“Do you have any Advil with you?” a tech asked me. I was having a port installed. Prior to cancer treatment, my husband thought a port was a place to park a very big boat. I thought it was a delightful beverage to enjoy in moderation after a special dinner. In Northern California, where I lived, communities are surrounded by grapes that produce that strong syrupy treat.
But I was having a different kind of port that day, and in a way, it was a treat, too.
That day’s port was a little device planted under the surface of my skin that would allow medical professionals to inject me with the life-saving fluids I’d need over the course of my chemotherapy treatment. Those fluids would go through my port so my delicate veins wouldn’t have to be poked with needles every time I needed meds. Whoever came up with that idea was a genius.
The guy who installed my port looked like a construction worker in scrubs. “I actually used to be a contractor,” he told me. “Then I switched careers.”
The fact that this guy had been a builder was great comfort. I imagined him finessing a two-by-four to fit expertly into a window frame or measuring with precision expensive molding for someone’s high-end living room. If he could handle the mechanics of those projects, I felt sure he could install my port.
A few minutes later I was drifting off to a comfortable sedation, asleep and awake at the same time. I was vaguely aware of the activity going on around me, but I didn’t have a care in the world. It’s kind of a surreal experience.
When the port was in, and I was sleeping off the remainder of the drugs swirling in my head and through my blood, I heard the tech ask me again about Advil. The fact is that I always have Advil with me.
We’re a headache family. I started getting headaches when I was a kid, as did my husband. Our poor daughter is doomed to the same fate. Usually, if I can get an Advil at the earliest signs of pain, I can stave off a migraine.
So, I told the tech that I had some in my purse.
“Good,” he said. He knew our insurance situation was precarious. As self-employed middle-class rural dwellers, we were deep in Obamacare’s hole, and at any moment I feared I would be booted out of the hospital, cancer and all.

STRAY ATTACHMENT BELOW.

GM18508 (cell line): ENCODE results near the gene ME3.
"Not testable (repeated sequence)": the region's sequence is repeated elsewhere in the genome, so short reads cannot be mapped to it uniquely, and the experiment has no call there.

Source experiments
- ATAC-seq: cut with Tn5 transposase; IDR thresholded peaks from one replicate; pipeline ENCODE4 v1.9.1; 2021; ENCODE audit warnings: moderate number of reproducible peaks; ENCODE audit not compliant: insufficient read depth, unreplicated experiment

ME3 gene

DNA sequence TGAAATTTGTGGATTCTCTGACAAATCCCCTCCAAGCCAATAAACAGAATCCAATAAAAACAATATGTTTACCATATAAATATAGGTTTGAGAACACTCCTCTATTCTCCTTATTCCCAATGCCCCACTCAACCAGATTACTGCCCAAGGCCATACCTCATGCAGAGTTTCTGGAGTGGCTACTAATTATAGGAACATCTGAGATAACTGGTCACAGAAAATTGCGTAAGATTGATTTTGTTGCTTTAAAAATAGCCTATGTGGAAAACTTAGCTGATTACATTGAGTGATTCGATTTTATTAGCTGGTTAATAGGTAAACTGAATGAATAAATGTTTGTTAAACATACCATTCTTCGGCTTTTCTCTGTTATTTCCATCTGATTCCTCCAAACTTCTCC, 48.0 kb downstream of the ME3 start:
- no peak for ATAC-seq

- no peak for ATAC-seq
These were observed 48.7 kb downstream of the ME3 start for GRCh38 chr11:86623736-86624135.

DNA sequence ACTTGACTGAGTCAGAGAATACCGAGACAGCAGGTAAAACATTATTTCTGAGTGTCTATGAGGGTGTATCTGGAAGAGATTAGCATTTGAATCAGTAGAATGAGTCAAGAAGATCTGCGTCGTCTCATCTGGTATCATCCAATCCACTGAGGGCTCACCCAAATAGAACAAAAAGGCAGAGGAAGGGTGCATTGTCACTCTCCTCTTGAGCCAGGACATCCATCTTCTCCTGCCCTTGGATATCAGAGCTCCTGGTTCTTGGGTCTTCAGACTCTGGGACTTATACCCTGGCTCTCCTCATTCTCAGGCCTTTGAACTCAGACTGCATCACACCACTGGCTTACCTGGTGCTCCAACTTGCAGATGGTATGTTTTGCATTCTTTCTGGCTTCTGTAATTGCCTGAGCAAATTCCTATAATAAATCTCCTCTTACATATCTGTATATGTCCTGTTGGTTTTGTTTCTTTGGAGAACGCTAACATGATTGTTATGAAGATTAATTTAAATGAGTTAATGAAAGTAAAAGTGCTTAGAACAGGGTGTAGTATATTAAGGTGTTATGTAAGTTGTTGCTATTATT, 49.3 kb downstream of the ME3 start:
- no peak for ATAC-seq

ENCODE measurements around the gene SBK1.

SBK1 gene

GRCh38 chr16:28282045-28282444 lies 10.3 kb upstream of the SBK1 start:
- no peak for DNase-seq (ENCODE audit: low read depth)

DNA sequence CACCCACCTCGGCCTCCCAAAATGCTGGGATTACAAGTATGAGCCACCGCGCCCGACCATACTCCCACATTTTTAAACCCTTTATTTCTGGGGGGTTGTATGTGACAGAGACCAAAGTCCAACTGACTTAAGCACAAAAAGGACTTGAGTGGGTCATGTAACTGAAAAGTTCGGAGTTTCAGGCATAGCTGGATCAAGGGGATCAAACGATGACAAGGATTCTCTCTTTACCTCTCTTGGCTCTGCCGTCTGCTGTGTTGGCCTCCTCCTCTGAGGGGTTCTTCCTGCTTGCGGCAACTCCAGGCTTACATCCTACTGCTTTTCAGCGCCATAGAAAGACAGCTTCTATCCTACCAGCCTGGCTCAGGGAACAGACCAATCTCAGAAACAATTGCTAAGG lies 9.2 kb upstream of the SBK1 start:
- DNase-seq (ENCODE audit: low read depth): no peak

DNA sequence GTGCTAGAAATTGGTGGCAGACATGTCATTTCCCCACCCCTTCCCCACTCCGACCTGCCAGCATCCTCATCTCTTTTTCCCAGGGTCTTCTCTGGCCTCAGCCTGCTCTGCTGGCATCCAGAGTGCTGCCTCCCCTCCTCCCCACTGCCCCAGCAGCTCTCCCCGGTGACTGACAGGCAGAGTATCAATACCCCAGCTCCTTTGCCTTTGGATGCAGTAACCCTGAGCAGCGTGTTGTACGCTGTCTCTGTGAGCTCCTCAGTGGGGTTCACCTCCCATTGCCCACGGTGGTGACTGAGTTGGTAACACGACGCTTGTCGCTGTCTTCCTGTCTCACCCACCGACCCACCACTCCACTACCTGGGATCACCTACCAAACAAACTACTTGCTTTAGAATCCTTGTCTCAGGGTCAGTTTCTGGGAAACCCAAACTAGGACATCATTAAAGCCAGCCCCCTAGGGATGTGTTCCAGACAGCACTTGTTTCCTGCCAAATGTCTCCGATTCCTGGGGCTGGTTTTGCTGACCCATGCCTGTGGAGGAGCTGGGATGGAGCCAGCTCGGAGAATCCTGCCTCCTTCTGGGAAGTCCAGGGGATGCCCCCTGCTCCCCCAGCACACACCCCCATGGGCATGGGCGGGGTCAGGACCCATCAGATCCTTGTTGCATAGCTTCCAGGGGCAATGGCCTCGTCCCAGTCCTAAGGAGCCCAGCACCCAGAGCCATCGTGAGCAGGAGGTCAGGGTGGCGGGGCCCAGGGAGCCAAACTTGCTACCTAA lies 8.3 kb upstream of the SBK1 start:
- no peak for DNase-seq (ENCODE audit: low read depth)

“If I give you an Advil, it’ll cost $26 for two. You didn’t hear this from me, but you should go ahead and take two of your own.” He handed me a plastic cup of luke-warm water, and I popped down two pills after he turned his head the other way.
On New Year’s Eve, 2013, I learned I had cancer. The next day, Obamacare kicked in, a policy which rendered my family’s health insurance invalid. That year, my husband and I traveled over 10,000 miles for treatment. I am profoundly grateful for the care I ultimately received, but that policy locked me out of treatment closer to home. In so many ways, my family will pay a permanent price tag for the ACA, and what it did to us at a terrible juncture in our lives.
When the dust settled and we were able to secure a new insurance policy, our rates tripled. And the coverage we have now is far inferior to that which we had before. Since Donald Trump has taken over the presidency, Republicans are scrambling to come up with a new law. Analysts predict it could have the same disastrous consequences that the first massive reform rendered.
Given what happened to my family at the onset of Obamacare, of course I fear that I will once again be collateral damage of an arbitrary law that leaves small voiceless groups to fall between its cracks, a miserable place to be.
While it’s just as impossible to understand this proposed law as the old policy, I know one thing for certain: I’ll vote for the policy that fixes the $26 Advils.
Without threatening democracy, without taking extreme partisan stands, I believe every one of us can agree on one thing. Advils shouldn’t cost that much.
A bottle of Port? Yes, $26 is a reasonable price. But two Advils? I get a headache just thinking about it.
All of us, even our lawmakers, know there’s a better way.
(Editor’s note: The Republican-led healthcare policy reform effort was set for a full House on March 24, but shelved when leaders realized it would not pass in its current form.)
Originally Published on Breast Cancer News
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